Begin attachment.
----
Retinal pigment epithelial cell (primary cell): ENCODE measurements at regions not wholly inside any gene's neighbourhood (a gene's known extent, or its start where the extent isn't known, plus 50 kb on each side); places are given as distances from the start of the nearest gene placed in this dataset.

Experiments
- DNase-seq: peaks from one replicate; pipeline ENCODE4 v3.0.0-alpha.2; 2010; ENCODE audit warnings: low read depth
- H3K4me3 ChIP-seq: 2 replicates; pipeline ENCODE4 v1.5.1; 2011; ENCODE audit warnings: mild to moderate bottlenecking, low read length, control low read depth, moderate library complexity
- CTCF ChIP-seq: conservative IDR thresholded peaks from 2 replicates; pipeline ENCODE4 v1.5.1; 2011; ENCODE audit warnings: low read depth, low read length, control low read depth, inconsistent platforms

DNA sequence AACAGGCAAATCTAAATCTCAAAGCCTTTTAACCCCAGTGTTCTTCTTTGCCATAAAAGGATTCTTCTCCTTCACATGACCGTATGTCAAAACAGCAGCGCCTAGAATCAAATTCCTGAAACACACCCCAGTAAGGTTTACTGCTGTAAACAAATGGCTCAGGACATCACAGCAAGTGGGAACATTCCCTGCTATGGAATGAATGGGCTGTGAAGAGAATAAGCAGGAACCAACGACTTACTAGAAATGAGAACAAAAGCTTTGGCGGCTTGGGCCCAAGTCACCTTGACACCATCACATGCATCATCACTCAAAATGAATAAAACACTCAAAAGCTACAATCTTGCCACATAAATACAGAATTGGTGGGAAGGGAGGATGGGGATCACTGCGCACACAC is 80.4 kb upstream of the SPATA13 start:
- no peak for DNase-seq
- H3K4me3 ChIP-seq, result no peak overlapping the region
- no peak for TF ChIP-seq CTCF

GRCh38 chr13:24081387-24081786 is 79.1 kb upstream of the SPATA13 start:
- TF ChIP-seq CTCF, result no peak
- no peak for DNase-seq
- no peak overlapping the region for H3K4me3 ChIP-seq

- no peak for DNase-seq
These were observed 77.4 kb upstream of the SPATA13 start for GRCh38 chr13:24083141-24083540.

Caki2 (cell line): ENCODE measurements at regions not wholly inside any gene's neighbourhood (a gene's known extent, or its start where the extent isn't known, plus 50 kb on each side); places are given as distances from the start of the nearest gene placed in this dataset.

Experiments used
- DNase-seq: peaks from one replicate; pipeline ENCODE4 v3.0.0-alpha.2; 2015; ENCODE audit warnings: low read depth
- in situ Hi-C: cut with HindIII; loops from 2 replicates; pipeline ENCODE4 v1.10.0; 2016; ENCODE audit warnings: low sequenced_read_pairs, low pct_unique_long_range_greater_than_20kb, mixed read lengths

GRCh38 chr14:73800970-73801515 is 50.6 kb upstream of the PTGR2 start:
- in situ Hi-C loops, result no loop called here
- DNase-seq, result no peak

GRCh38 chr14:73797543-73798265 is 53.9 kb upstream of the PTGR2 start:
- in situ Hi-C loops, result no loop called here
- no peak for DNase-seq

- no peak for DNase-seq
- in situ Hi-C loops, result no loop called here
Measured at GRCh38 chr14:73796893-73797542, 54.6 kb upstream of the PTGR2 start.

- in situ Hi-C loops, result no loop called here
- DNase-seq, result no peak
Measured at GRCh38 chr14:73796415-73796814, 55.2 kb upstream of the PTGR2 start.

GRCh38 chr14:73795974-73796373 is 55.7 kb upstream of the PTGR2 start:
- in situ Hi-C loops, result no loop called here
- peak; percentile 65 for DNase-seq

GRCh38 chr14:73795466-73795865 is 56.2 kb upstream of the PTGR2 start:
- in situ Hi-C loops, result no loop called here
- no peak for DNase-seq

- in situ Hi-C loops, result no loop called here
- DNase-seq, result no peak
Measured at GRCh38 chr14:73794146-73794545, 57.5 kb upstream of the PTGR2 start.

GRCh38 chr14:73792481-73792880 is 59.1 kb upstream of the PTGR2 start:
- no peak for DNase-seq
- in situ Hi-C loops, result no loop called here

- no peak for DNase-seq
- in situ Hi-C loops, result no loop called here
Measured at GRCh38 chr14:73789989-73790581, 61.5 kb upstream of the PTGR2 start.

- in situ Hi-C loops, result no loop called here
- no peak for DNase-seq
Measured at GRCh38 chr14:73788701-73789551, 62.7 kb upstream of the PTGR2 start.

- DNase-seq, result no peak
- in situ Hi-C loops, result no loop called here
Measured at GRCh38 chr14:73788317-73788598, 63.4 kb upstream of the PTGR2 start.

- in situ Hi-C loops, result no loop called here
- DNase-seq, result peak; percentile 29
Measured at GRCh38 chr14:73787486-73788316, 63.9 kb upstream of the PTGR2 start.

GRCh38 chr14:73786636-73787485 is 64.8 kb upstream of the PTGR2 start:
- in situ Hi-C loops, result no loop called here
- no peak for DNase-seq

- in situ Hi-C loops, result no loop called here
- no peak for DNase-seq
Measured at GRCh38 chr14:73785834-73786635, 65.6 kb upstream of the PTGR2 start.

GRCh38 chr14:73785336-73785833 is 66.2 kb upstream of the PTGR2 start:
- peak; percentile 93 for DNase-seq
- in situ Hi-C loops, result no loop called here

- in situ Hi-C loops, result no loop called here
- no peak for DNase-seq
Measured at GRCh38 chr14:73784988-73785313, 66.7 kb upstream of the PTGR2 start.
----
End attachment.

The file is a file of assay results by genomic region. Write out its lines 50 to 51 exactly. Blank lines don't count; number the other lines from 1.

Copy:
- DNase-seq, result no peak
- in situ Hi-C loops, result no loop called here